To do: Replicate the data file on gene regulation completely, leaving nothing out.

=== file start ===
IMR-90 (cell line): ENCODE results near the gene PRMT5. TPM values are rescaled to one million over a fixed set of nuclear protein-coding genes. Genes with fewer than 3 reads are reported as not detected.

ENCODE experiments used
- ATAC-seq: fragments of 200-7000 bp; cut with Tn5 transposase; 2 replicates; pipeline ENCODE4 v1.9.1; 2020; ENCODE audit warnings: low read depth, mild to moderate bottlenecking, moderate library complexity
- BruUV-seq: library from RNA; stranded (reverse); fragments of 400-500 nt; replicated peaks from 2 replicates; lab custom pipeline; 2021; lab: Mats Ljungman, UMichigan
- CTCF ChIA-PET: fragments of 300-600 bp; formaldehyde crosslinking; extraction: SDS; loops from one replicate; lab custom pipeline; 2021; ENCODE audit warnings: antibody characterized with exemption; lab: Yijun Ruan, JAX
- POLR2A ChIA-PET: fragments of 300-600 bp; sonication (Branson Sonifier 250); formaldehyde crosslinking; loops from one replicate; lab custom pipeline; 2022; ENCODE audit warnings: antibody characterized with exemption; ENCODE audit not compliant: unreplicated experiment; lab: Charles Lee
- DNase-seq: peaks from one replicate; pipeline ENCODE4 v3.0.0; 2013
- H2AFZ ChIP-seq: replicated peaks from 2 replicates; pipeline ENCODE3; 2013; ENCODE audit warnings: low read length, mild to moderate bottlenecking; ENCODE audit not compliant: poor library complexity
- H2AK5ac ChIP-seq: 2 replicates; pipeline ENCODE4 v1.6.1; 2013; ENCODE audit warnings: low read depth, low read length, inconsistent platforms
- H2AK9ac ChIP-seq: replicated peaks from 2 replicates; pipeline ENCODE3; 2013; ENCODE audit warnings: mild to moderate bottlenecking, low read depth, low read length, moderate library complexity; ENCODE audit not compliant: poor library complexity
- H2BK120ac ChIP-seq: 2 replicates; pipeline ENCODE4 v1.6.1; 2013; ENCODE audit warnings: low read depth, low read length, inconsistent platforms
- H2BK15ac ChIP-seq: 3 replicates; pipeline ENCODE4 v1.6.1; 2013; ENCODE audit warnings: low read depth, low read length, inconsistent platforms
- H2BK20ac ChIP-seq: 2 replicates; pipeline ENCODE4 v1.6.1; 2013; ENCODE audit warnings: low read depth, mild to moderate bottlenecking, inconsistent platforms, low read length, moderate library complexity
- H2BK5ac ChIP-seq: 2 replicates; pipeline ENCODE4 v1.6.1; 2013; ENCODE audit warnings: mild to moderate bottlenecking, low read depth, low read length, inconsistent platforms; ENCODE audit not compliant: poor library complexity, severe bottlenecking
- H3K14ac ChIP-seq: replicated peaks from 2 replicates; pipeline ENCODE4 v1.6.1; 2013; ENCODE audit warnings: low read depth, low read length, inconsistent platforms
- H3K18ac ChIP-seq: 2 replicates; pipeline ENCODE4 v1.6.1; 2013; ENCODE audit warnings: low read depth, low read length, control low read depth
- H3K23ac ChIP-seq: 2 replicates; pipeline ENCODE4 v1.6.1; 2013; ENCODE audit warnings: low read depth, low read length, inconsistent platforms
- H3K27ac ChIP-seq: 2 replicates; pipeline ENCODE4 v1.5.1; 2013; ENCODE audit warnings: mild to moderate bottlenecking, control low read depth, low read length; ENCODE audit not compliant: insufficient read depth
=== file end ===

IMR-90 (cell line): ENCODE results near the gene PRMT5. TPM values are rescaled to one million over a fixed set of nuclear protein-coding genes. Genes with fewer than 3 reads are reported as not detected.

ENCODE experiments used
- ATAC-seq: fragments of 200-7000 bp; cut with Tn5 transposase; 2 replicates; pipeline ENCODE4 v1.9.1; 2020; ENCODE audit warnings: low read depth, mild to moderate bottlenecking, moderate library complexity
- BruUV-seq: library from RNA; stranded (reverse); fragments of 400-500 nt; replicated peaks from 2 replicates; lab custom pipeline; 2021; lab: Mats Ljungman, UMichigan
- CTCF ChIA-PET: fragments of 300-600 bp; formaldehyde crosslinking; extraction: SDS; loops from one replicate; lab custom pipeline; 2021; ENCODE audit warnings: antibody characterized with exemption; lab: Yijun Ruan, JAX
- POLR2A ChIA-PET: fragments of 300-600 bp; sonication (Branson Sonifier 250); formaldehyde crosslinking; loops from one replicate; lab custom pipeline; 2022; ENCODE audit warnings: antibody characterized with exemption; ENCODE audit not compliant: unreplicated experiment; lab: Charles Lee
- DNase-seq: peaks from one replicate; pipeline ENCODE4 v3.0.0; 2013
- H2AFZ ChIP-seq: replicated peaks from 2 replicates; pipeline ENCODE3; 2013; ENCODE audit warnings: low read length, mild to moderate bottlenecking; ENCODE audit not compliant: poor library complexity
- H2AK5ac ChIP-seq: 2 replicates; pipeline ENCODE4 v1.6.1; 2013; ENCODE audit warnings: low read depth, low read length, inconsistent platforms
- H2AK9ac ChIP-seq: replicated peaks from 2 replicates; pipeline ENCODE3; 2013; ENCODE audit warnings: mild to moderate bottlenecking, low read depth, low read length, moderate library complexity; ENCODE audit not compliant: poor library complexity
- H2BK120ac ChIP-seq: 2 replicates; pipeline ENCODE4 v1.6.1; 2013; ENCODE audit warnings: low read depth, low read length, inconsistent platforms
- H2BK15ac ChIP-seq: 3 replicates; pipeline ENCODE4 v1.6.1; 2013; ENCODE audit warnings: low read depth, low read length, inconsistent platforms
- H2BK20ac ChIP-seq: 2 replicates; pipeline ENCODE4 v1.6.1; 2013; ENCODE audit warnings: low read depth, mild to moderate bottlenecking, inconsistent platforms, low read length, moderate library complexity
- H2BK5ac ChIP-seq: 2 replicates; pipeline ENCODE4 v1.6.1; 2013; ENCODE audit warnings: mild to moderate bottlenecking, low read depth, low read length, inconsistent platforms; ENCODE audit not compliant: poor library complexity, severe bottlenecking
- H3K14ac ChIP-seq: replicated peaks from 2 replicates; pipeline ENCODE4 v1.6.1; 2013; ENCODE audit warnings: low read depth, low read length, inconsistent platforms
- H3K18ac ChIP-seq: 2 replicates; pipeline ENCODE4 v1.6.1; 2013; ENCODE audit warnings: low read depth, low read length, control low read depth
- H3K23ac ChIP-seq: 2 replicates; pipeline ENCODE4 v1.6.1; 2013; ENCODE audit warnings: low read depth, low read length, inconsistent platforms
- H3K27ac ChIP-seq: 2 replicates; pipeline ENCODE4 v1.5.1; 2013; ENCODE audit warnings: mild to moderate bottlenecking, control low read depth, low read length; ENCODE audit not compliant: insufficient read depth